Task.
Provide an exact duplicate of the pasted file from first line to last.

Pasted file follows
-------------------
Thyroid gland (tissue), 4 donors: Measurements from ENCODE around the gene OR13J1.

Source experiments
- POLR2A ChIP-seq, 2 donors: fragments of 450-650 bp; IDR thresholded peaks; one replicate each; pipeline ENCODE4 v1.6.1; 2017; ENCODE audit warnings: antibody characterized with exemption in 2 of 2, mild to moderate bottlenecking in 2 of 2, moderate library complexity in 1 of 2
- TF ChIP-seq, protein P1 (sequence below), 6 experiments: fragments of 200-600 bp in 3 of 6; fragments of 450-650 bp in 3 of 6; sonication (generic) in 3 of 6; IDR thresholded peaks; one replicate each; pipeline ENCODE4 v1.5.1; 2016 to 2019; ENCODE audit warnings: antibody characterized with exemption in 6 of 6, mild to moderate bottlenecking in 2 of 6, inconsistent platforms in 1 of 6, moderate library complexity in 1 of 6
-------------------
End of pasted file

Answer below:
Thyroid gland (tissue), 4 donors: Measurements from ENCODE around the gene OR13J1.

Source experiments
- POLR2A ChIP-seq, 2 donors: fragments of 450-650 bp; IDR thresholded peaks; one replicate each; pipeline ENCODE4 v1.6.1; 2017; ENCODE audit warnings: antibody characterized with exemption in 2 of 2, mild to moderate bottlenecking in 2 of 2, moderate library complexity in 1 of 2
- TF ChIP-seq, protein P1 (sequence below), 6 experiments: fragments of 200-600 bp in 3 of 6; fragments of 450-650 bp in 3 of 6; sonication (generic) in 3 of 6; IDR thresholded peaks; one replicate each; pipeline ENCODE4 v1.5.1; 2016 to 2019; ENCODE audit warnings: antibody characterized with exemption in 6 of 6, mild to moderate bottlenecking in 2 of 6, inconsistent platforms in 1 of 6, moderate library complexity in 1 of 6